on undercards in Phoenix? And just so he could one day fight ...
whom? Danny Williams?

No, it has to be over. And just when he seemed to be getting back
on track.

It would be nice to believe that it wasn't just the motivation of
his debt that prompted the emergence of this new Mike Tyson, his
fury refined for another round of mass-market consumption. Well,
there was that debt. Spending $412,000 on lion, tiger and pigeon
care alone, getting divorced and not being timely with government
bills can get a guy in a hole. But getting out of it was going to
be a cinch. Lawyers submitted a plan to bankruptcy court that
would put Tyson in the ring seven times, skimming just $2 million
a fight for himself, the rest for creditors.

This seemed, if anything, overly modest in a heavyweight division
ripe for the plucking. It's true, he hadn't fought in 17 months,
but the current champions--Lamon Brewster, Chris Byrd, Vitali
Klitschko, John Ruiz--were so lacking in box-office punch that it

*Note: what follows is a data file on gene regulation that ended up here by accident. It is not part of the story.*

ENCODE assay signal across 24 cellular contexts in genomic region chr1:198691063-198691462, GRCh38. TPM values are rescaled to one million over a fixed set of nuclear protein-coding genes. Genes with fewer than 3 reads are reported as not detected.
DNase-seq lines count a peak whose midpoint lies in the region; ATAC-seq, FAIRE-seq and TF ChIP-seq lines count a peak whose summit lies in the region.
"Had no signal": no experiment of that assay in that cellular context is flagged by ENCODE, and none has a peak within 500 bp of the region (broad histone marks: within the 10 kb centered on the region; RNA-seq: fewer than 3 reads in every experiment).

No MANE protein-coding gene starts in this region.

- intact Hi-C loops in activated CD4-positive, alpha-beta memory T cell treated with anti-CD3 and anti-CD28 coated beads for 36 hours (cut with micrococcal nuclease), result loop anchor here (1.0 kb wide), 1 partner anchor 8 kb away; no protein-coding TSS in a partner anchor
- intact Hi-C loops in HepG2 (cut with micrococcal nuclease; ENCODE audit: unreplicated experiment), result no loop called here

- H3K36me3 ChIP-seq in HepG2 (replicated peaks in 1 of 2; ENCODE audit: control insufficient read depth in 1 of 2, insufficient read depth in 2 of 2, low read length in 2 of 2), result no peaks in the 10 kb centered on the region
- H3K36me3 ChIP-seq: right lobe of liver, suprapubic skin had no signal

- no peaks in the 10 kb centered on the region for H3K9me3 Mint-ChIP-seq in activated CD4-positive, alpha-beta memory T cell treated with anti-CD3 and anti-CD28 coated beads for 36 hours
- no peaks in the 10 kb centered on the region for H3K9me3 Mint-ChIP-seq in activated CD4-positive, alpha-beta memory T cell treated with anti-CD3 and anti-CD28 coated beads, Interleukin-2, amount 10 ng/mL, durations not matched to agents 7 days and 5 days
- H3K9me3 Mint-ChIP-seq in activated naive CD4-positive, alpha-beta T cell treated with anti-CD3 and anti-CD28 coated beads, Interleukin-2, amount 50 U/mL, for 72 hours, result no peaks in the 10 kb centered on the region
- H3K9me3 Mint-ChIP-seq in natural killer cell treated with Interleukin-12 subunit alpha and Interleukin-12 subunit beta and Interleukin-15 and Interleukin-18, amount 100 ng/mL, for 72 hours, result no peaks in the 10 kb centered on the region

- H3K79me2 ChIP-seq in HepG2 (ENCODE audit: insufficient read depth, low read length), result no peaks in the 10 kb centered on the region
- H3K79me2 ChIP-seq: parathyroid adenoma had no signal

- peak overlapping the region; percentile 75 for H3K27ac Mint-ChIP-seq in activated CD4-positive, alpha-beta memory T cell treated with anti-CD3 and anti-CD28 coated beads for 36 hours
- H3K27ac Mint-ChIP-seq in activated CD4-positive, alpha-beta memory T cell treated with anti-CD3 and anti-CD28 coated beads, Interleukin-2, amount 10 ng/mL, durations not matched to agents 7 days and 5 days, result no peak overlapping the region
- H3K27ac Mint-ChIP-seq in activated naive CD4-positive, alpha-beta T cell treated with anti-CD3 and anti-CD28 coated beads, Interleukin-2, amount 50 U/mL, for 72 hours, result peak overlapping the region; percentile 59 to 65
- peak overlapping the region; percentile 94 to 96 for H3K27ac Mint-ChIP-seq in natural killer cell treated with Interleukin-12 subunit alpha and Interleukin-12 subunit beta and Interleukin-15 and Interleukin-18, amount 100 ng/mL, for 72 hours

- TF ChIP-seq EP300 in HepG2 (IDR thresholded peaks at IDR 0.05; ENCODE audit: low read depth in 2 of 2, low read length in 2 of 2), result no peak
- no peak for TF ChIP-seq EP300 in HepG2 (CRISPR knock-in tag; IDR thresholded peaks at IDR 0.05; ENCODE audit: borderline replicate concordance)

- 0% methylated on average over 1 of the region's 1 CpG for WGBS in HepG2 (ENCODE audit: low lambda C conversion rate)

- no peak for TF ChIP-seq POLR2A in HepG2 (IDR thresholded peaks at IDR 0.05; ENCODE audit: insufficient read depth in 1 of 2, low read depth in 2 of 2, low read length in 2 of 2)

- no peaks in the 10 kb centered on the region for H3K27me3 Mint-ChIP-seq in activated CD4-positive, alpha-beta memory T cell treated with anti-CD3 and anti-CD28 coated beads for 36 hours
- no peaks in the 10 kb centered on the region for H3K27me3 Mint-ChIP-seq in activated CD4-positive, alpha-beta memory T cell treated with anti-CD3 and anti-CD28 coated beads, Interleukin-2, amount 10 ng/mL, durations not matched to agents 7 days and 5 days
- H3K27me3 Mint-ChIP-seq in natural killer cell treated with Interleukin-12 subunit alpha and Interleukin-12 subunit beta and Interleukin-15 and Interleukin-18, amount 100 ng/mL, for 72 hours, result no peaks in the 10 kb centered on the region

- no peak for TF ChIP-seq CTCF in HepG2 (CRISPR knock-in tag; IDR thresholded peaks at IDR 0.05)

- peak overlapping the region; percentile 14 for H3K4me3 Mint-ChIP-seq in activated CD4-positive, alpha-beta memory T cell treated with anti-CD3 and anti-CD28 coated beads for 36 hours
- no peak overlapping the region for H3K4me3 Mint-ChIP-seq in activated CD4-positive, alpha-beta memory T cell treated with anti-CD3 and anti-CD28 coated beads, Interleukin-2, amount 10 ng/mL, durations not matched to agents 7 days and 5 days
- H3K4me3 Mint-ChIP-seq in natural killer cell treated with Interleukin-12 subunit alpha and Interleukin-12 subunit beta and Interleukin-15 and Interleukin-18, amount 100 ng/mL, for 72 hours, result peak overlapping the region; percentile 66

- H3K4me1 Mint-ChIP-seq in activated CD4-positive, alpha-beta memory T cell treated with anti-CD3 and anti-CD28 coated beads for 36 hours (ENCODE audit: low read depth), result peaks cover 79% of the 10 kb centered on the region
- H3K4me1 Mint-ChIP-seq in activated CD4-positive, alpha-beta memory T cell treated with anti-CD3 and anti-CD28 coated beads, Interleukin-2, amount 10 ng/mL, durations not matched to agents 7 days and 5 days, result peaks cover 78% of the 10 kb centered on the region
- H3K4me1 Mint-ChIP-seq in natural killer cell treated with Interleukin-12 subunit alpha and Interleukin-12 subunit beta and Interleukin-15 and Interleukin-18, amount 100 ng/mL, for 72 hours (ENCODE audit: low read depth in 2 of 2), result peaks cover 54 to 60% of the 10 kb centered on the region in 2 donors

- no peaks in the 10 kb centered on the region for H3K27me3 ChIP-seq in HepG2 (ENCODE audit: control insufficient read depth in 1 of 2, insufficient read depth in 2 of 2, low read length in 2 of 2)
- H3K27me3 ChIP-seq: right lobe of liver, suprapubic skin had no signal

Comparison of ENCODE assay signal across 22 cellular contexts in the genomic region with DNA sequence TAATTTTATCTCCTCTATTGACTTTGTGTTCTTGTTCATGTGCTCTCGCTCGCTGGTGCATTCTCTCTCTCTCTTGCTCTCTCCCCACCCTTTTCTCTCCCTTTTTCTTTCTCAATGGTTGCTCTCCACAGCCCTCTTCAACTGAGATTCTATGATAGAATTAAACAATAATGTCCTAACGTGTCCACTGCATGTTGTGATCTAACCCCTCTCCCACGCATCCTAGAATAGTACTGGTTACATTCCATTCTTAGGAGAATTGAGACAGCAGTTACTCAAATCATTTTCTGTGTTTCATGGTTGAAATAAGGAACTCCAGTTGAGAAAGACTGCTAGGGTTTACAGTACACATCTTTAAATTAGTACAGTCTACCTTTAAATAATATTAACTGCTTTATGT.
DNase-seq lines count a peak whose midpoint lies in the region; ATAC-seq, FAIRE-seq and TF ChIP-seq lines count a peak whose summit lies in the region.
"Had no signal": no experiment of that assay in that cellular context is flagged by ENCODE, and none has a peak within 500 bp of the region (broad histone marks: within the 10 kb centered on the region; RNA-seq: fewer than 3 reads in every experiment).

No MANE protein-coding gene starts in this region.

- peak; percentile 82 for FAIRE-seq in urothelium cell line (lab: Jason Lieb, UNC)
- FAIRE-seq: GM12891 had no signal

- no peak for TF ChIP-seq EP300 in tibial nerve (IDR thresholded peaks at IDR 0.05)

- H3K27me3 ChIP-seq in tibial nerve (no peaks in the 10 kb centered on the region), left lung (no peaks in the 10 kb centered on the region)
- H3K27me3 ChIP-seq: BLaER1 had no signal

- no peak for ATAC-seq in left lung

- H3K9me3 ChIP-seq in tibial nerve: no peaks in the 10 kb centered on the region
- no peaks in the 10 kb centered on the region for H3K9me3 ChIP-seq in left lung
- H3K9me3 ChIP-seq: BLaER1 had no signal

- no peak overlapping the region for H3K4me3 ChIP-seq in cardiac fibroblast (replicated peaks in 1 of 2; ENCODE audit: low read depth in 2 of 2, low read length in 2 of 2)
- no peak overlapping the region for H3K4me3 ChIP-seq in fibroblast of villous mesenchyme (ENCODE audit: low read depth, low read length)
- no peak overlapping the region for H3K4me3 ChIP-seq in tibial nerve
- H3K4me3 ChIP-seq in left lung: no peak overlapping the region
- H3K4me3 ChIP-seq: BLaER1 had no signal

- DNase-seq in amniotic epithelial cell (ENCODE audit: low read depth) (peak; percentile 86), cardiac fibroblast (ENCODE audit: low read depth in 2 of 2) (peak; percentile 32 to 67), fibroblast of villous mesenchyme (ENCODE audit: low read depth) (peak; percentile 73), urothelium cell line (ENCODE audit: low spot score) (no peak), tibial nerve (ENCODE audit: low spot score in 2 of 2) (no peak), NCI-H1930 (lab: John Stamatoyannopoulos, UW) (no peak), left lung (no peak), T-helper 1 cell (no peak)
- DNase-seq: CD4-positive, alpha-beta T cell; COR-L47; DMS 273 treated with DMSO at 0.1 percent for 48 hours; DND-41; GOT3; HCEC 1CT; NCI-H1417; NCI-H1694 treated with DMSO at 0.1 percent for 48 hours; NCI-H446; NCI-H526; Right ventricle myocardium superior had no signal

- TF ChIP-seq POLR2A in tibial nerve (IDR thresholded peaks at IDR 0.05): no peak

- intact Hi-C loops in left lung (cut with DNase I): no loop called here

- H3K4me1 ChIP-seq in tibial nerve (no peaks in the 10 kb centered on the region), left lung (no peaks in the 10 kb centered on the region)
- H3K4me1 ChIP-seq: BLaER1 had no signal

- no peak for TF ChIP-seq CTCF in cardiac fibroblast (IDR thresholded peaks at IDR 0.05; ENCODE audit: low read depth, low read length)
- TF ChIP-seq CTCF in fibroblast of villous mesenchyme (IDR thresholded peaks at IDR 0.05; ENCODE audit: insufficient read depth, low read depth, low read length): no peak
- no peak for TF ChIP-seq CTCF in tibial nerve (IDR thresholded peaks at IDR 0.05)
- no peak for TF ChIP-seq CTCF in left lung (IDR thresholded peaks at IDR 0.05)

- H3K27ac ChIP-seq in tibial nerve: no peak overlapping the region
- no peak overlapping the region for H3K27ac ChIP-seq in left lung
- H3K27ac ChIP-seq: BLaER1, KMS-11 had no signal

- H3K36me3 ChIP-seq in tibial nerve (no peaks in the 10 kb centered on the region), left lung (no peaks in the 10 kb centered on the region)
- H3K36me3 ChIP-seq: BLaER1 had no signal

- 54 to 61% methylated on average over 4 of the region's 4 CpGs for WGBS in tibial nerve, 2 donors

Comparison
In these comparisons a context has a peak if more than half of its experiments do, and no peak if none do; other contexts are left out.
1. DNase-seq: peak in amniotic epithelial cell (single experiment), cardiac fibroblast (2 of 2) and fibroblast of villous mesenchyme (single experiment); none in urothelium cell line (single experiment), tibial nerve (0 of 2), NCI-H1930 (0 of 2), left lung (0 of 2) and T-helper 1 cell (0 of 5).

was easy to imagine Tyson, even just slightly retooled, competing
for a title. The prospect seemed so likely that promoter Bob
Arum, who once called Tyson "deranged," was willing to get on
board with a $100 million contract.

Yet this didn't appear to be entirely about money, at least not
for Tyson. He really did seem rededicated to boxing, as sport
this time, not spectacle. Whereas he once bit Lennox Lewis on the
leg during their prefight buildup (and, additionally, threatened
to eat his children), he was now sympathizing with his often
overwrought foe. "Fighters have things to cry about," he
explained.

Tyson understood that he had squandered his place in boxing
history; his phenomenal promise during the late 1980s vanished in
a haze of high living, not to mention three years away for a rape
conviction. Still, he was above all else a boxer, retro in his
tastes, admiring of fighters who spent their careers in honest
effort. While he was in Louisville, he made a point of visiting
Muhammad Ali's childhood home, an homage of sorts.

"Isn't it cool," he said, earlier in the week, "to be fighting
Friday night?"

Was it possible that Tyson, unpredictable and volatile, a petri
dish of psychoses, was finally at peace with himself? He was at
least more charming than usual. He invited reporters--the same
ones he once said he wished he could batter senseless--to his
hotel room and showed them the eight Birmingham Rollers in an
adjoining suite, soon to join the rest of his considerable fleet
of pigeons. He joked about his public image. (Kentucky